TTM2 is a better study as it involved a larger sample size (nearly double the first study), and instead of actively subjecting all patients to normothermia (36°C) like TTM1, only patients with a temperature higher than 37.8°C will receive the cooling intervention (surface or intravascular cooling). It is also a trial with a better strength of the study as the sample number was close to the sample size needed (1900) to achieve 90% power of the study and a p-value of 0.05. The patients also share similar characteristics before randomisation to reduce bias. So, this is a promising start to a good trial. In order to answer the question left over from the first TTM trial, patients are also being followed up for a longer period of time than the first (6 months and 24 months vs 3 months) to determine if by cooling patients have any long-term benefit or harm. Although more than half (55%) of the patients were excluded from randomisation after the screening process, mainly due to delayed presentation after the successful return of circulation, only a small number were due to unknown reasons.
There is little doubt that other factors that were missing could be the confounders in this trial. For example, the trial did not give us information regarding the duration of hypothermic patients on a ventilator in comparison with the one from the control group, because subjecting a patient to a body temperature of 33°C means it will take a longer time for a patient to wake up hence the longer duration of ventilation, more complications and ICU mortality. The trial also did not answer if early cooling could improve survival and outcome because the mean temperature of 33-34°C is only achieved at 3 hours after the arrest, which could bypass the ‘golden hour’ rule for any benefit to be seen. As hypothermia leads to haemodynamic compromise in the treatment group, whether this has an impact on overall mortality need to be explored. That is because haemodynamic stability also means the patient will be likely to require a longer ICU stay, use of vasopressors and kidney injury. All of these could contribute to higher mortality among the treatment group [⁵] and clouding the actual benefits of hypothermia in patients.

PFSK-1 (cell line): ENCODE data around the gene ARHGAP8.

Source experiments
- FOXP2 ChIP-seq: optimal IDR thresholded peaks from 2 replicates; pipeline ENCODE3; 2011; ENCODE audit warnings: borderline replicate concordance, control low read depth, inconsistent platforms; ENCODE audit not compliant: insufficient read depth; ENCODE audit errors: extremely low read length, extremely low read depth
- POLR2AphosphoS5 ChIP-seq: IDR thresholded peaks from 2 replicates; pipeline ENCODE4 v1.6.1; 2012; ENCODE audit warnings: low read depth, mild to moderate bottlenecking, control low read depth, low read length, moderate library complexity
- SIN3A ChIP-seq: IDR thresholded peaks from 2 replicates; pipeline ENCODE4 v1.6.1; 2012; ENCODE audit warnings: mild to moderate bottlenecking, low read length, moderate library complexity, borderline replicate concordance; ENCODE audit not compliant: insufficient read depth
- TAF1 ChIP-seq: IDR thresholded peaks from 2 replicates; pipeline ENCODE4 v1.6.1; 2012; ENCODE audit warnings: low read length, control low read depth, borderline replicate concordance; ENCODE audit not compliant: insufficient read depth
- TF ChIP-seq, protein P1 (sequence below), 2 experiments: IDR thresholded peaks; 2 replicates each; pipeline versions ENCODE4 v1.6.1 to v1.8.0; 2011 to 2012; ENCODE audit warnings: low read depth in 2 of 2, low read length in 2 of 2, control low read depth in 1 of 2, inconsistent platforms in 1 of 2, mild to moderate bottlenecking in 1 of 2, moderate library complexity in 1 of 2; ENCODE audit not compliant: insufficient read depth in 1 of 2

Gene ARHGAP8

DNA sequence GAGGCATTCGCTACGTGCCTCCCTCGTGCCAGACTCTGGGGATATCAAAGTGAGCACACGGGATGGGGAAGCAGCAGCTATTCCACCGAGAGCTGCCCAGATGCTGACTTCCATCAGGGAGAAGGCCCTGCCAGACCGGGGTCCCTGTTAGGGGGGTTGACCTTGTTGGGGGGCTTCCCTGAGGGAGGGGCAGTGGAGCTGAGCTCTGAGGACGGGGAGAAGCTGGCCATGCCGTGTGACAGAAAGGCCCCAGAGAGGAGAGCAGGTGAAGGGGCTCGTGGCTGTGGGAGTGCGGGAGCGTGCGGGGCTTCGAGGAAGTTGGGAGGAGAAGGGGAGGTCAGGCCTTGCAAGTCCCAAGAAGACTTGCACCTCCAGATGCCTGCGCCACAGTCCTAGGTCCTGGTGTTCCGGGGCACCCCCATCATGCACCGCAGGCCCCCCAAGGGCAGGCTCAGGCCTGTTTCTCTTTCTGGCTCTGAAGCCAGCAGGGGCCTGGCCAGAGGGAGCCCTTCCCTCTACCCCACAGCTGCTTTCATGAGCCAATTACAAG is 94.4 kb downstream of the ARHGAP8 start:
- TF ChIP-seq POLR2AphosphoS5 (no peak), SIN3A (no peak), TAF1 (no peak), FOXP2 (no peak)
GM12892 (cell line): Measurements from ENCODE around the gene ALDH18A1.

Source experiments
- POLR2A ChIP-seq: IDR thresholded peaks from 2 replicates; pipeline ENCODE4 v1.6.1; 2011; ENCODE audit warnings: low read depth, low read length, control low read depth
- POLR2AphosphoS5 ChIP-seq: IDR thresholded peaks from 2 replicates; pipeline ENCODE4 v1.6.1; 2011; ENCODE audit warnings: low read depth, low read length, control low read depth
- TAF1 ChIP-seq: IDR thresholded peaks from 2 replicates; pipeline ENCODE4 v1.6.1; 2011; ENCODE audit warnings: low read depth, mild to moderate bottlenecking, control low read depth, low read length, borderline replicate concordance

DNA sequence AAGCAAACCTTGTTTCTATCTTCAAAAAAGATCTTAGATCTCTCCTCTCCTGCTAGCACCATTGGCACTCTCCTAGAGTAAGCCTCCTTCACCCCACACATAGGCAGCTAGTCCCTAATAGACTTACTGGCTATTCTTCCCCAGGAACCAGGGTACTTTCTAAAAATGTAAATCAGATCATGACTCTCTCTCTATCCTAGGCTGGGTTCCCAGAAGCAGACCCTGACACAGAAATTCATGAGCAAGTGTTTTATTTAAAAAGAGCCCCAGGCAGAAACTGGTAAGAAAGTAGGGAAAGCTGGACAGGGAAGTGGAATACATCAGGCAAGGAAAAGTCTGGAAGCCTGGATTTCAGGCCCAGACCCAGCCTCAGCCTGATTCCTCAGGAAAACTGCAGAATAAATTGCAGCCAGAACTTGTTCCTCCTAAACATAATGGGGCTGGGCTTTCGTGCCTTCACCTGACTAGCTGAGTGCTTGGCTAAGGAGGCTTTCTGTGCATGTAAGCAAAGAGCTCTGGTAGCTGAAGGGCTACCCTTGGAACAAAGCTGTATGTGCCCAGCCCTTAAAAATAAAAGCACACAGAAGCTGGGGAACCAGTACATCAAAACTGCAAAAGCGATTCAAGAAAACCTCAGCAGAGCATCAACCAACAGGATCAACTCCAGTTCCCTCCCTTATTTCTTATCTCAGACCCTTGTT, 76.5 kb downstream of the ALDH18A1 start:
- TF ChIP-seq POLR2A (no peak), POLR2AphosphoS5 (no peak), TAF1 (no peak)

So, where do we go from here? Should we just give up on the cooling treatment in arrest patients? The answer is NOT YET. Cooling patients might not have clear benefits now but pyrexia has been well known to cause significant detrimental effects on neurology and hence poor outcomes of the patient. As the review is still ongoing to see any chance for hypothermic treatment turning the tide around in long term, a rational approach should be practised in treating post-cardiac arrest patients for now. With the evidence available from TTM2 we can confidently cool down patients to lower temperature without worrying it will bring more harm such as sepsis and issues with coagulation. We might not have to cool the patient aggressively until 33C in post-arrest care but we should still be vigilant with the patient’s temperature (bladder, nasopharynx or oesophageal probe monitoring) and more importantly, still aggressively treating a patient with fever (37.8°C or higher) in post-arrest. Because any intervention that can reduce the harm to the patient is the first winning step until the next discovery is made. I hope that future trials could fill in the blank for us.